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The demonstration will launch the airline's beta test of its Gogo in-flight Internet service.

W. David Gardner

November 19, 2008

1 Min Read

It's no secret that many airlines are offering entertainment and communications access in ground-to-air connections, but that approach will be reversed Saturday when Virgin America streams video from its planes to a Nov. 22 YouTube Live event.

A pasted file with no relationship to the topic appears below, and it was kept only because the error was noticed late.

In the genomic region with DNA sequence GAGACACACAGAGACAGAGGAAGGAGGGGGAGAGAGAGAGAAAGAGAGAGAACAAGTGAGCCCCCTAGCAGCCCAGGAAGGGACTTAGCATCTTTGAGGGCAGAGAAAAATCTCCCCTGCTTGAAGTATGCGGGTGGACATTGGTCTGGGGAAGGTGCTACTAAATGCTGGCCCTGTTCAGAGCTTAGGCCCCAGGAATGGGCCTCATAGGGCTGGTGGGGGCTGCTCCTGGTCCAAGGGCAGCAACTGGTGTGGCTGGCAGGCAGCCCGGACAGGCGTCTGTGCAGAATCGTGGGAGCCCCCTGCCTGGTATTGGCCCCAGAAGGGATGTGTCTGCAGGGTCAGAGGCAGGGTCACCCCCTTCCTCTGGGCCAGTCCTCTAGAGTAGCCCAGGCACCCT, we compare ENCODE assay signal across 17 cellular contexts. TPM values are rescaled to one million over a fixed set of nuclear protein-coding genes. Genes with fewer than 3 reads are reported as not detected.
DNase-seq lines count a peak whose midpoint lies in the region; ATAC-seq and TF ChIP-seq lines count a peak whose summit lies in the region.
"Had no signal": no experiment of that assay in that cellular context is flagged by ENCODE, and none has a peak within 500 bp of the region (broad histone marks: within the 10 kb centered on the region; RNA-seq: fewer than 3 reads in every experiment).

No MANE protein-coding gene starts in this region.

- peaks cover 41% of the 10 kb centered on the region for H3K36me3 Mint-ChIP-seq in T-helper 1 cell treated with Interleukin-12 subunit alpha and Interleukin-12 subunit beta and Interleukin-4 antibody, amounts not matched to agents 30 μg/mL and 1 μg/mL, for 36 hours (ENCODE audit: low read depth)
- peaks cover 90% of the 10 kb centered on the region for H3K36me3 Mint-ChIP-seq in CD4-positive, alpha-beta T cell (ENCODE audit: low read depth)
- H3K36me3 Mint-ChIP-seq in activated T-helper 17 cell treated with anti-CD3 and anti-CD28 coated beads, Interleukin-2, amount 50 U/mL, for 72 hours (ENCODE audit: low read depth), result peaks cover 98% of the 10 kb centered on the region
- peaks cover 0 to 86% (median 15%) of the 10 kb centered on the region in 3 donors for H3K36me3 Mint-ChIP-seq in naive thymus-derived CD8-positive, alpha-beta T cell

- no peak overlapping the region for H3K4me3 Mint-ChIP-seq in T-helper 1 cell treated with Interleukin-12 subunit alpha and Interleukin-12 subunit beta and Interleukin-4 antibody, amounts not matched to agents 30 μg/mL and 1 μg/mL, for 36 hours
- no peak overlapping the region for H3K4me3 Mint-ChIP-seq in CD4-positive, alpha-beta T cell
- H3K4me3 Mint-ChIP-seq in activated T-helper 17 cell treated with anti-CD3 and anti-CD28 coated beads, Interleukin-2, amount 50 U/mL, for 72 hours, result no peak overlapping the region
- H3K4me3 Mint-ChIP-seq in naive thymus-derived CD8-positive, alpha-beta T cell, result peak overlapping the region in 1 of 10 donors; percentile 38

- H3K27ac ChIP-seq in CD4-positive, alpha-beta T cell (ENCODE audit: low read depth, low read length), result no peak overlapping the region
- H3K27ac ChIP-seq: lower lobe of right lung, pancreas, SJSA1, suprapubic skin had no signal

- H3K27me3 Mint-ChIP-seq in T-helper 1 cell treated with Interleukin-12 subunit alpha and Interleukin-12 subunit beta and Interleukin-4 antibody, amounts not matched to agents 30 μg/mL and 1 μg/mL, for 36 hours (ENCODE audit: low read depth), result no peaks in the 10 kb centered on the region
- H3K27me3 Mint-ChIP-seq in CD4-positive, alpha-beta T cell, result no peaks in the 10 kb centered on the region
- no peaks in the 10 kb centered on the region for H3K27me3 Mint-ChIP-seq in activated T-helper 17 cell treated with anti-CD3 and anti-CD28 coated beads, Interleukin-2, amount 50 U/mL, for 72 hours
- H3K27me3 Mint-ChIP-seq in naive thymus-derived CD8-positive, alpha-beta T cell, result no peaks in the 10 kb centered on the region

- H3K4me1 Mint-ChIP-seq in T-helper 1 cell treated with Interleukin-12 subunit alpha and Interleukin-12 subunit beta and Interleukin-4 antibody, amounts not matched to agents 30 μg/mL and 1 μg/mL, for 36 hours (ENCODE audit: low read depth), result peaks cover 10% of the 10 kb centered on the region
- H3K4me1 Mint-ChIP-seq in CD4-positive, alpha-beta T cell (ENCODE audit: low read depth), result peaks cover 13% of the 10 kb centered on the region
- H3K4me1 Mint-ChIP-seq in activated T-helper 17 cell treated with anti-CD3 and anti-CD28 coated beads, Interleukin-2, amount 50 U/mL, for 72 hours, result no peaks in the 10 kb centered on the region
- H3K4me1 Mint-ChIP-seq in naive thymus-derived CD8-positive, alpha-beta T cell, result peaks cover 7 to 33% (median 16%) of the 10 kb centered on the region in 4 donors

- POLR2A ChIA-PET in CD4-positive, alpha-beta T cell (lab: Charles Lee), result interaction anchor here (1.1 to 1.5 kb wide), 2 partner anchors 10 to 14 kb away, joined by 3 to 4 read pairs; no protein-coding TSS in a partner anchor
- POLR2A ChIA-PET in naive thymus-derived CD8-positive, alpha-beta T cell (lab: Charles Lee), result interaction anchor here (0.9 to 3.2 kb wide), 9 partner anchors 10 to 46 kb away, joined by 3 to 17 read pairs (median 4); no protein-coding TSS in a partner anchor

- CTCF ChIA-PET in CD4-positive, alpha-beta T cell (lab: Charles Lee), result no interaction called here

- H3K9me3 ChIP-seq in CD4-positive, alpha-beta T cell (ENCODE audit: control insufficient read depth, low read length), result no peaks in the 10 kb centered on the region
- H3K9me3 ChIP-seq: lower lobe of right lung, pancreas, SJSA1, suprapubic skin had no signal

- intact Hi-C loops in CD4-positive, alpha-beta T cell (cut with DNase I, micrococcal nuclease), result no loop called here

The carrier's Wi-Fi-enabled plane will fly 35,000 feet above the YouTube event in San Francisco. A segment of YouTube Live will feature entertainment beamed from the circling Virgin America plane to the main event below. The demonstration will launch the airline's beta test of its Gogo in-flight Internet service, which is powered by Aircell's in-flight Wi-Fi hotspot technology. "Wi-Fi at 35,000 feet will be game changing for the YouTube community," said Chris Di Cesare, head of marketing for YouTube, in a statement. Virgin America plans to offer the Gogo Wi-Fi service across its entire fleet by the second quarter of 2009. In the Nov. 22 event, a Wi-Fi lounge in the plane will be equipped with HP notebooks. Several personalities popular with YouTube users will help produce video streams for transmission below to the YouTube Live event, which is billed as "part concert, part variety show, and part party." Aircell has been outfitting several airlines with its Gogo Wi-Fi technology, which turns passenger cabins into wireless hotspots. The service enables passengers to surf the Web, access e-mail and instant message accounts, as well as access corporate networks. The service, however, does not permit passengers to make voice calls. Aircell's networking platform is provided by ZTE, which has located EV-DO base stations and IP switching platform facilities across the United States. Qualcomm, the developer of the EV-DO service, supplies aircraft-mounted modems for the airborne service.

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